I usually find New Years to be a disappointment. There’s something about being crammed shoulder to shoulder whilst you jostle near the bar that is totally unfulfilling for what is meant to be a magical night. Especially when you’re paying extortionate prices for drinks that will just get spilt on an already sticky floor.
There’s always been a moment in the evening when I feel a deep sense of loneliness amongst the large sea of people. I find myself being pushed around as I ask myself why I’m even there.
So, over the years I’ve left clubs, bars and pubs behind me and opted for the comfort of home with one or two friends.
This year, as I consider New Year, I look back at it all. Not just the sticky floors but the occasional gems of an evening. I admit that there have been one or two rare evenings where everything fell into place perfectly. A New Year’s celebration where every person I came into contact with helped align my evening into something like a beautifully orchestrated play where every act was seamless. These are probably the years where I’ve had one too many cocktails. Even so, there’s something magical about having that sense of warmth and connection as you sway next to a stranger in a pub, holding their hand and singing Auld Lang Syne loudly before stumbling into a star-filled sky for a cold walk home.
But it’s 2020 and I wouldn’t even hold my Mum’s hand let alone a strangers’.
This year, I’m expecting New Year’s Eve to be a surreal experience. Most of us will be relieved to put 2020 behind us.
As a worldwide community, we have more in common to celebrate than ever before and yet there won’t be a celebration. There will be no parties. No streamers or confetti. No glittery dresses or rounds of drinks.
Maybe we’ll stay up late and clink a glass of bubbly at midnight, but it will be with a select one or few that we’ve given the privilege of sharing our 2020 bubble with. Part of me envisions a worldwide sobbing session as the clock strikes midnight and we say good riddance to the year that we still can’t explain.
But regardless of how the evening goes, the new year gives us an opportunity to evaluate our life. To set goals. To re-set our course if needed. Of course, this happens every year but this year it feels like there’s more poignancy to it all.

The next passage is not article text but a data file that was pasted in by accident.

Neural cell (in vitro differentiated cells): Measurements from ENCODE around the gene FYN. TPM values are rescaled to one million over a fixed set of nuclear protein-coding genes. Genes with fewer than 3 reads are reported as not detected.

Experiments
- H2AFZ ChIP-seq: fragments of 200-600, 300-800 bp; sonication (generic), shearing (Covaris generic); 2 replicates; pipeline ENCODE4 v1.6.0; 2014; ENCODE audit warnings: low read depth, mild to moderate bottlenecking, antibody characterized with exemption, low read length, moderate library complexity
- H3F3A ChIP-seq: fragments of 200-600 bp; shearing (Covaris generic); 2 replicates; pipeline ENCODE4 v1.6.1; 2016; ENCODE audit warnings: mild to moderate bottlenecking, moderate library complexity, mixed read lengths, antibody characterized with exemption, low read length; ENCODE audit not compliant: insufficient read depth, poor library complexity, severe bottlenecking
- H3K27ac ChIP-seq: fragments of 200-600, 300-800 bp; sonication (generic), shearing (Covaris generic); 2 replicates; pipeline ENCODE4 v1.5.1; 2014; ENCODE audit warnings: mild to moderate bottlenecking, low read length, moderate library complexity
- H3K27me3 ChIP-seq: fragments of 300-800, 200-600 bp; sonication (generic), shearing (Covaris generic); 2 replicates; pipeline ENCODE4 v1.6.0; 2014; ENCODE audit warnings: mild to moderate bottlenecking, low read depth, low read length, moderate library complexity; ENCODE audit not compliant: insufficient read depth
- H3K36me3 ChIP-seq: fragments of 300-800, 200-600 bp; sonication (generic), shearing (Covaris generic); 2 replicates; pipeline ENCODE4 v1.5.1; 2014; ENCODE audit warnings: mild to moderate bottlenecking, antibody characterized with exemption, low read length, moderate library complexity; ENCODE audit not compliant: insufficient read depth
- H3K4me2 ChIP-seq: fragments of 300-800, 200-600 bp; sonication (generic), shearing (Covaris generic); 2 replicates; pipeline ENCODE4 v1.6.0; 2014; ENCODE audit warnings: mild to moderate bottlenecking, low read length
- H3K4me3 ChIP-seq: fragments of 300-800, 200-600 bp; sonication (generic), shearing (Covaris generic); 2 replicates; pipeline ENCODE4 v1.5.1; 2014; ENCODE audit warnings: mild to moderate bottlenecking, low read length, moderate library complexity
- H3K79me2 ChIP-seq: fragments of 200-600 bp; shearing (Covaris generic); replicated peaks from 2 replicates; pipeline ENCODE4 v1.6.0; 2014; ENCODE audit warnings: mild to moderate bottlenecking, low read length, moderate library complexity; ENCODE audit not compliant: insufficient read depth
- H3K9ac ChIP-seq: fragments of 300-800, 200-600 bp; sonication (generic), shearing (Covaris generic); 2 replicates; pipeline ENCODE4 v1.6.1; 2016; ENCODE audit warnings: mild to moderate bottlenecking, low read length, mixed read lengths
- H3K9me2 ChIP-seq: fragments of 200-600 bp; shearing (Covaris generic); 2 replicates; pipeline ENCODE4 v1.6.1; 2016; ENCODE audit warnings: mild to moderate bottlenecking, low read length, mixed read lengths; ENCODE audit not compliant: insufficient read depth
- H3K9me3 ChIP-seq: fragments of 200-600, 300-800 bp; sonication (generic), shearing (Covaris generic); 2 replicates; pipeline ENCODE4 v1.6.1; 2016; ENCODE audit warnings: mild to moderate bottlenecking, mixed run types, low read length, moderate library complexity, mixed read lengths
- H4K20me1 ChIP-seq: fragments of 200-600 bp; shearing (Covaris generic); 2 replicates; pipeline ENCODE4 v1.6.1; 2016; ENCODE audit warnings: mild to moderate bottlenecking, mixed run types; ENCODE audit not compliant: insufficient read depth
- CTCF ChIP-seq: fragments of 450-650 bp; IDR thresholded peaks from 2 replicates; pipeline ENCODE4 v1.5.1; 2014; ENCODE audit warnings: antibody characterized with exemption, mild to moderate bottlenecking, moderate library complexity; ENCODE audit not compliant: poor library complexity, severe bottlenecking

We’ve all questioned our lives in 2020. Whether it’s the job we do, the hobbies we commit to or the people we share our time with, we’ve all considered if there’s something more important. For some of us, we’ve made real change already. For others, we’ve been scared to take action.
For all of us, the new year is a golden opportunity. What is it that you want to achieve? What thoughts cycle over and over in your head? Where do you need to make change?
I think back on all the goals I’ve set for myself over the years and question which ones I’ve actually succeeded at.
Right away, I see a trend to my past goals. If I kept the goal to myself, it’s because I never had the true intention to commit to it. These tended to be goals which I’d get around to if I found the time. In other words, I had already made the excuses not to commit.
But for the goals that I shared aloud with a loved one, there was instantly more commitment. I had thought these goals through more thoroughly and I was more determined from the start that I really wanted to achieve them. Naturally, this meant I shared them with people.
So which goals did I share with people? Which ones stuck?
Wanting to take up sports again, wanting to drink more water (I spent most of 2011 going to the toilet) and wanting to run a half marathon were amongst the most memorable.
All of these had another common thread. There was intention behind them. I really wanted them and there was a deeper meaning attached.
When I wanted to take up sports again, I was fed up with feeling like a slob and having no energy. I needed exercise but I wanted to enjoy it. Finding fulfilling exercise really meant something to me.
When I wanted to drink more water, I was coming off of a decade of over-drinking alcohol and I desperately wanted to cleanse my body. I needed this.
When I wanted to run a half-marathon, I had been stuck in a cycle of thoughts that told me I was stuck in my life. I couldn’t change anything, and I had no control. Well, I felt that there was no better way to disprove these thoughts than to achieve something through hard work and determination. To really take control and prove to myself that I could do anything if I really wanted to. So, I signed up for a half marathon and I trained my ass off. I wanted it badly.
The common thread in all of my goals was intention. A real meaning behind why I wanted to make change. If you can find the why for your goal, I believe you have a much better chance of success.
After all, it’s your why which will keep you going when you have to run 12 miles in the pouring rain. It’s your why which will tell you to shake off the ankle pain when you’re nearing mile 9. It’s your why which will remind you of everything that you’re capable of.
Your intention is what will motivate you when things are tough. Find this and you are setting yourself up for greatness.
So many of us will be considering new goals for 2021. So what is your goal? What is your intention?